Luxury villa in Cefalù with private pool for 16 persons
Villa in Cefalù, Sicilia, Italy with private pool for 10 persons
Luxury villa in Cefalù for 10 persons
Villa in Cefalù, Sicilia, Italy with private pool for 12 persons
Villa in Cefalù for 6 persons
Villa in Cefalù, Sicilia, Italy with private pool for 7 persons
Villa in Cefalù for 7 persons
Villa in Cefalù for 8 persons
Villa in Cefalù with private pool for 7 persons
Whether you seek a romantic, rural retreat steeped in peace and tranquillity or a family-friendly property with plenty of space for children to play, browse our collection of holiday villas in Cefalù to find your dream accommodation.
Our specially hand-picked villas in Cefalù boast a host of unique charms that cater to a range of preferences.
We have properties suitable for those seeking a tranquil countryside escape such as Villa Profondo Blu, a dream villa with pool and panoramic views out over Cefalù for friends to relax and enjoy. However, if proximity to a beach is a deal-breaker, choose a home like the modern and spacious Villa Allegra and Villa Mazzaforno which are both within walking distance of Mazzaforno beach, as well as being a short drive away from the centre of Cefalu.
Take a peek at our selection of villas in Cefalù or get in touch with our team for further details.
One of the most popular towns in Sicily, Cefalù offers not only sandy, golden beaches and a postcard-worthy harbour, but a beautiful, historic centre with honey-coloured buildings and romantic, medieval streets to get lost in.
In fact, Cefalu is made for a meandering stroll, although if you would rather take public transport, a bus line helpfully links key sights in the city. Take a walk along the seafront of an evening, before exploring the bars, pubs, pizzerias and restaurants offering the fresh-off-the-boat seafood that Cefalù is famous for.
Whether it's lounging at the beach, wining and dining or absorbing Sicilian culture, a Cefalù villa holiday won't disappoint.
The town of Cefalù can trace its historical origins back to at least the Ancient Greeks, but the urban centre as we see it today was constructed for King Roger II, the Norman ruler. Wandering the quaint streets, medieval streets is an experience deeply evocative of days gone by but there are also a few points of interest well worth a visit.
The Norman cathedral sits resplendent in the Piazza del Duomo with its twin bell towers and surrounding palm trees standing sentinel. Pay this monument a visit in the early hours of the morning to avoid the tour groups and marvel at the architectural style commonly referred to as Sicilian Romanesque, as well as the awe-inspiring mosaic of Christ Pantocrator situated above the altar.
The medieval wash house, Lavatoio, is an intriguing experience - you descend the steps into a cavern interior to see water spilling from stone mouths, fed by a natural spring. Other historical highlights include the Museo Mandralisca, which houses a fascinating range of archaeological artefacts as well as a substantial collection of shells from all over the world, whilst the Osterio Magno - believed to be King Roger's royal residence - now acts as a venue for art exhibitions.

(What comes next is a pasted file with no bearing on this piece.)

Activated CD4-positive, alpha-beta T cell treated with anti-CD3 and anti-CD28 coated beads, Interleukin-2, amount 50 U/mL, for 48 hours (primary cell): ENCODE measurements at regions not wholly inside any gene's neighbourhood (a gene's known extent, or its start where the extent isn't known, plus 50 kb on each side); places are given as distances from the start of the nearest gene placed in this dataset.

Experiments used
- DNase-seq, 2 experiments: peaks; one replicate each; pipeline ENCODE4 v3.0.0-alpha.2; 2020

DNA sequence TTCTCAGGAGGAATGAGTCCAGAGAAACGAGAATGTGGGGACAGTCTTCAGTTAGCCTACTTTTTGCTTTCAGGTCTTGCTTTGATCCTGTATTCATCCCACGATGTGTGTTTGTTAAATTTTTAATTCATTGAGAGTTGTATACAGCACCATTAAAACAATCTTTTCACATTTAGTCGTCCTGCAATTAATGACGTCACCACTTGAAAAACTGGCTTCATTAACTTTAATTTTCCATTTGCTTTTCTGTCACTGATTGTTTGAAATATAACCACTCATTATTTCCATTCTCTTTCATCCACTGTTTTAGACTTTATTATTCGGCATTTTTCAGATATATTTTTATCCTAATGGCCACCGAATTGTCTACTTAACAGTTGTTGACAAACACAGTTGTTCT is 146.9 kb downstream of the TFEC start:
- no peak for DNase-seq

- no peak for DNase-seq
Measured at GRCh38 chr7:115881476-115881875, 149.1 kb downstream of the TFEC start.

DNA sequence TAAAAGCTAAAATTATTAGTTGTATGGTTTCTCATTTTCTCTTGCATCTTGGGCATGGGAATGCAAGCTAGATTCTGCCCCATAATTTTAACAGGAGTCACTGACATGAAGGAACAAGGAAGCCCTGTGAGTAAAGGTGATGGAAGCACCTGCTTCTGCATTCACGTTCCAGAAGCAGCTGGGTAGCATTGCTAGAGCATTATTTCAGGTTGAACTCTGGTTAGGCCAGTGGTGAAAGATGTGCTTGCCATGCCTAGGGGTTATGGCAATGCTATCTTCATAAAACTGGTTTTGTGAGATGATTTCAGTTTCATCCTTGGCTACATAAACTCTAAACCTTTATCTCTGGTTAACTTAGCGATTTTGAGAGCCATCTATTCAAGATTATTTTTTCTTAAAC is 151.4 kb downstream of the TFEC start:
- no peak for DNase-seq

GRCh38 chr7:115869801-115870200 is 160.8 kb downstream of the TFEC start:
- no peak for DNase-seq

For many, a Cefalù city break would not be complete without a visit to the beautiful beach. It is considered to be one of Sicily's best stretches of sand, a clean ribbon of gold encircling the shimmering waters of the bay.
The sands of Cefalù are popular during the summer months due to the abundance of water activities such as fishing trips, sailing, snorkelling and canoeing that can be arranged from its shores.
The many civilisations that have settled in Cefalù have left their mark on this traditional fishing town. The influence of the Greeks, Romans, Byzantines, Normans and Arabs as well as the European settlers of more modern times, blend together to make Cefalù the enticing holiday destination it is today.
Ruins of note in Cefalù include the remnants of the hillside castle that sit atop La Rocca, along with the remains of the Temple of Diana which dates back to the 9th century BC. Fragments of a thick, megalithic stone wall which once surrounded the city can also be seen.
One of the features that make Cefalù such a popular holiday destination in Sicily is its proximity to a variety of places of interest.
City clickers will thrive on the hustle and bustle of Palermo, just an hour's train ride or drive away, whilst nature lovers will appreciate the Madonie mountain range which offers hiking trails
ideal for the Sicilian spring or autumn and skiing opportunities during the winter months.
The Madonie National Park also plays host to a succession of traditional villages set in a scenic landscape inhabited by deer, boar and eagles.
Another popular choice for excursions are the alluring Aeolian Islands – these volcanic beauties can be reached from Cefalù by hydrofoil. Journeys take 1.5 to 4.5 hours depending on which part of the archipelago you choose to visit. Contact a local tourist agency to organise a tour or trip.